12 Years Later: Revisiting the 2003 Report
The 2003 Closing the Gap Plan was developed as part of the 2002 Strategic Plan and was submitted to the Missouri Department of Elementary and Secondary Education in lieu of a scheduled MSIP review. Objectives centered on student achievement and the plan included Essential Questions and Essential Commitments over recommendations for systemic change.
The 2003 Essential Commitments laid out plans for supporting students, staff, and parents. While the ideas within each commitment ring true today, our understandings about interventions, instructional strategies, and family engagement are much more developed and complex than they were thirteen years ago.
No Child Left Behind, enacted in 2001 as part of the reauthorization of the Elementary and Secondary Education Act, was starting to impact decisions in schools by 2003. With NCLB came the idea of subgroups, Adequate Yearly Progress (AYP), and the threat of sanctions if schools did not ensure sufficient achievement for all segments of their student population. While NCLB had many negative and unintentional effects, it made it impossible to ignore achievement gaps that occurred within a school or district that was otherwise viewed as “successful.” What was measured became even more important, and significant time, money, and resources eventually were put into supporting all students who struggled with academics and/or social-emotional behaviors. Problem solving and our response structures have shifted in the district over the last ten years, initially in early childhood and elementary schools and more recently at the secondary level.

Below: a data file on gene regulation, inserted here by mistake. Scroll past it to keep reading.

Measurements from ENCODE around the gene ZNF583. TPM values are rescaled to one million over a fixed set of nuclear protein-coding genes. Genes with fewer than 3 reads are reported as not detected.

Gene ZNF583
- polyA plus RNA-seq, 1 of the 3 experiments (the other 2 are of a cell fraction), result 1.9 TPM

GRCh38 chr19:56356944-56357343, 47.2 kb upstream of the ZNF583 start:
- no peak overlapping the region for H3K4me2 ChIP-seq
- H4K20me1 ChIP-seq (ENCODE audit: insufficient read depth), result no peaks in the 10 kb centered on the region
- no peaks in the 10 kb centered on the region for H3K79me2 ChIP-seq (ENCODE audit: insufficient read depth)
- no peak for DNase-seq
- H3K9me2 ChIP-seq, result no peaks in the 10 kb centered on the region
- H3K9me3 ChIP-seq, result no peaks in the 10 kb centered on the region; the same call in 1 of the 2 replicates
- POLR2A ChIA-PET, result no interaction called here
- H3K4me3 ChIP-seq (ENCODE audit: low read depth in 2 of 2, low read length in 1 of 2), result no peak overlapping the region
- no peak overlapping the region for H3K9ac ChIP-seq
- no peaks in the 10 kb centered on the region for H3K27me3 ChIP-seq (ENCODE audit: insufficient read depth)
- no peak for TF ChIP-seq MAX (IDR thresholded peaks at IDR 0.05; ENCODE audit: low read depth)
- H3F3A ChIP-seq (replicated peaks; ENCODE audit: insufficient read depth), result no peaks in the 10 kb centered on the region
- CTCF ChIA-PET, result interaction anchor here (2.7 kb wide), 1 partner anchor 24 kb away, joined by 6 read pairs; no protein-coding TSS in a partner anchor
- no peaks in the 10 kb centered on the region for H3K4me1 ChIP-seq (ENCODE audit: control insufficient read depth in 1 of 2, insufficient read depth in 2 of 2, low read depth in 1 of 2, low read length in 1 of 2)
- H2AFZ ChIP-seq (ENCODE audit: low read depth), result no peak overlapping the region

The historical significance of our past reports cannot be ignored, nor can the contextual similarities across the last twenty-five years. Given our recent history, one cannot help but wonder what makes our current plan any different – or why we might expect different results than we’ve had in the past. Those questions have been squarely on the mind of many in our community – even those on our task force. Several people who’ve been integral to the work in 2015-16 have been giving their time and energy to eliminating Kirkwood’s gap for twenty-five years or more. Some had to be convinced to participate at all, understandably disheartened by results of the past.